The U.S. National Parks system deals with the same sort of litter issues as most public parks. On a regular basis, they collect trash left behind by visitors, which includes a considerable number of plastic bottles. Treehugger reports that the parks have partnered with clothing company The North Face in an attempt to put all this plastic waste to use.
The North Face announced the launch of their new line called Bottle Source, composed of T-shirts and tote bags made in part from recycled plastic bottles collected at Yosemite, Grand Teton, and the Great Smoky Mountains. They've already collected 160,000 pounds of plastic, and their director of sustainability, James Rogers, has declared Bottle Source "the next step in our materials innovation."
Bottle Source is actually only made of 40 percent recycled polyester. The remaining 60 percent is cotton, a cloth that demands an enormous amount of water to produce, plus various pesticides to grow. But The North Face is working on their system for transforming plastic into fabric. The recycled bottles are ground down, melted, and then spun into a thread that can be melded with the cotton, as they explain in this short animation:
A bonus feature to the line is that for every product they make, The North Face is donating one dollar to the National Park Foundation in support of recycling and reuse programs in the parks.
The Valley Loop is a walking meditation. Away from the crowds, taking in the forest, the river, and the solemn granite walls at the pace of your own feet, the world slows and quiets. Listen to the gentle chatter of the birds, watch the tops of the pine trees sway in the breeze, and breathe in the smell of sun-baked pine needles underfoot. To one side, Bridalveil Fall tumbles into a cloud of mist. To the other, El Capitan stands proudly, watching over all. This is serenity. #Yosemite #NationalPark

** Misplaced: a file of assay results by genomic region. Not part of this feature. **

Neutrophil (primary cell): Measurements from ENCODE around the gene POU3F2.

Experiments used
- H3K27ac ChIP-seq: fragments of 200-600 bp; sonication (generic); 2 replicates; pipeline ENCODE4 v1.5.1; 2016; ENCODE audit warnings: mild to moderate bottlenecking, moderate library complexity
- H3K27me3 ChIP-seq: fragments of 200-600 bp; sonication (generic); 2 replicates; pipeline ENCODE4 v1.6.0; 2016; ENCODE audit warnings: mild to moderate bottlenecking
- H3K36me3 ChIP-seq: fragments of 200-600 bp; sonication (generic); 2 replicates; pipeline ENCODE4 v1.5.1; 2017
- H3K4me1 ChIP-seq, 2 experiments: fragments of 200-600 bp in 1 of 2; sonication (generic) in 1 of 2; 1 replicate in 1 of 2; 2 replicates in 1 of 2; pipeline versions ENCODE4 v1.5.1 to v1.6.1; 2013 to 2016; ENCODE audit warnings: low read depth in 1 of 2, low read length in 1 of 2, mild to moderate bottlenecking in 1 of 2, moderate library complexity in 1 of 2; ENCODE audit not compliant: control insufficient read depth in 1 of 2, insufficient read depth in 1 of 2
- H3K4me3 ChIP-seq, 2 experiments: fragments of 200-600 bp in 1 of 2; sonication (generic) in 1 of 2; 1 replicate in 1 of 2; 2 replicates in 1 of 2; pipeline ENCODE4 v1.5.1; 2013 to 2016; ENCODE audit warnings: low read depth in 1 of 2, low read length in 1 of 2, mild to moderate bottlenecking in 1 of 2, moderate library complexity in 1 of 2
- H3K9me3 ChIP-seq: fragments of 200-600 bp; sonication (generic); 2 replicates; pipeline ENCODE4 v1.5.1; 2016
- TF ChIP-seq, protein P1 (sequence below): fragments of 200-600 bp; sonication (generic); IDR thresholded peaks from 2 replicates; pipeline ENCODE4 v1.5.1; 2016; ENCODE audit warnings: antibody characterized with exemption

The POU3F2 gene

The shirts and totes on sale feature The North Face's logo, and references to John Muir, a conservationist who is known at the "Father of the National Parks." There are also floral prints and a shirt that says, "Never stop exploring." The best way to assure that is possible is by preserving places like the National Parks. No matter how many people visit, they offer endless wonders. Now, go buy a reusable bottle.
Andrea Sanders, founder of Be Zero, knows a thing or two about creating a green beauty regimen. The popular author and educator teaches people every day how to create sustainable and mindful habits. And today, she's giving Green Matters a peek inside her purse.
Levees are built to help prevent the overflow of rivers and to save land from storm surges, but they've had a negative effect on Louisiana's wetlands. The state is creating divisions in these levees to bring needed sediment to marshes in order to restore land.
A recent report called Smart Parks suggests that connecting national parks with sensors and monitors will help offer useful, real-time communication to park visitors while helping park employees keep better track of things like waste management.
Drones can do everything from take beautiful photos to deliver your groceries. But their ability to thwart climate change may be the little gadgets' crown achievement.